What follows is the balloon example we've been using, written in ActionScript. Nothing will appear on the screen; this is purely a mathematical exercise to introduce you to the role of ActionScript in this process. Later in the book, after I've introduced you to the other concepts necessary to understanding them, we'll delve into many more practical examples.

In the code below, I've used the number 1 appended to the ends of all variables associated with the gravitational force; 2 for the buoyant force; and 3 for the wind force. (The lines that begin with // are comment lines, for information only.) To try this ActionScript yourself, open the Actions panel in Flash and enter the ActionScript below, or open the force_example.fla file from the Chapter03 folder on the CD-ROM.

//Gravitational force
angle1 = 90;
magnitude1 = 10;
//Buoyant force
angle2 = 270;
magnitude2 = 8;
//Wind force
angle3 = 45;
magnitude3 = 5;
//Resolve the vectors into their components
x1 = magnitude1*Math.cos(angle1*Math.PI/180);
y1 = magnitude1*Math.sin(angle1*Math.PI/180);
x2 = magnitude2*Math.cos(angle2*Math.PI/180);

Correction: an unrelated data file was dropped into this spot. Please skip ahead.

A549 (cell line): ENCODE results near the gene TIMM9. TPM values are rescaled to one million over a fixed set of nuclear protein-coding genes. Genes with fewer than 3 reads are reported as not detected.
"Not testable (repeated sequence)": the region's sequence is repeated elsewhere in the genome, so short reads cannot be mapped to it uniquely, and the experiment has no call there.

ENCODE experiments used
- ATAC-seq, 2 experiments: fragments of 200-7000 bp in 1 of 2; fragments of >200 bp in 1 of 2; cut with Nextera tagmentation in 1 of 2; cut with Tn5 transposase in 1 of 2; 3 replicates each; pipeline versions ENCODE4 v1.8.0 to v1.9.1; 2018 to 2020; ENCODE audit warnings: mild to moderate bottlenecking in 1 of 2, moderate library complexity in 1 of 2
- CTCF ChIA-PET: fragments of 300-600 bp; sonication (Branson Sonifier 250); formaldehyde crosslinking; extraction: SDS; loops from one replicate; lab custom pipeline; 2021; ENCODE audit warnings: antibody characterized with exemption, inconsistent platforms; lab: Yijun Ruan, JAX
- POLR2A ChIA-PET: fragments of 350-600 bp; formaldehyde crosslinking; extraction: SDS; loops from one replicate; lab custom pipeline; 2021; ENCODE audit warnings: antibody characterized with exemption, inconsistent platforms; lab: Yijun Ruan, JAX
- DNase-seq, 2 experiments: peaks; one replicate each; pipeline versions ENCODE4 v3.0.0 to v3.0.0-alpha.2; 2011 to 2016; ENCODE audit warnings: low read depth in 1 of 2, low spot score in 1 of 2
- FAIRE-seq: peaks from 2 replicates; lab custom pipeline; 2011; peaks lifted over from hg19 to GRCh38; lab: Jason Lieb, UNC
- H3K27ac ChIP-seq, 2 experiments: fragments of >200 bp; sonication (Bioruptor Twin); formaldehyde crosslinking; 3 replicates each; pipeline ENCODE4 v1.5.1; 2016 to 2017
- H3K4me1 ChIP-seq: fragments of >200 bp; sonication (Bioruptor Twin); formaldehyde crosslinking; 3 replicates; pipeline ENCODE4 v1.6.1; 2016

y2 = magnitude2*Math.sin(angle2*Math.PI/180);
x3 = magnitude3*Math.cos(angle3*Math.PI/180);
y3 = magnitude3*Math.sin(angle3*Math.PI/180);

Notice the Math.PI/180 factor in each line of ActionScript above. Remember that the trigonometric functions only work with angles measured in radians. This factor converts the angle from degrees to radians.

The next two steps are to add all of the x components and y components together to form two resultant vectors:

//Add the x pieces
x = x1 + x2 + x3;
//Add the y pieces
y = y1 + y2 + y3;

You now have the sum of all the forces in the x direction and the sum of all the forces in the y direction. Add these two lines of ActionScript to display the result in the output window:

trace("Force in the x direction="+x);
trace("Force in the y direction="+y); 

When you test the SWF file, you will see that the force in the y direction is 1.53. Since this number is greater than 0, the balloon will be forced to move toward the ground. The force in the x direction is 3.53. This means that the balloon will be forced to move to the right.

Still lost? There is hope!

To many people, math is a dry subject. It is understandable if, when you've finished this chapter, you feel like you have grasped only part of it. Everything will make more sense when you start to see the practical uses of the math you've seen here, and the concepts will become more solidified in your mind. It may make sense for you to reread parts of this chapter when you start to use trigonometry in your games.

With the concepts and techniques in this chapter, you are adding practical skills to your programming toolkit. You will find that these things will come in handy frequently. We will revisit vectors and explore more examples of vector uses in the chapters on physics and collision reactions.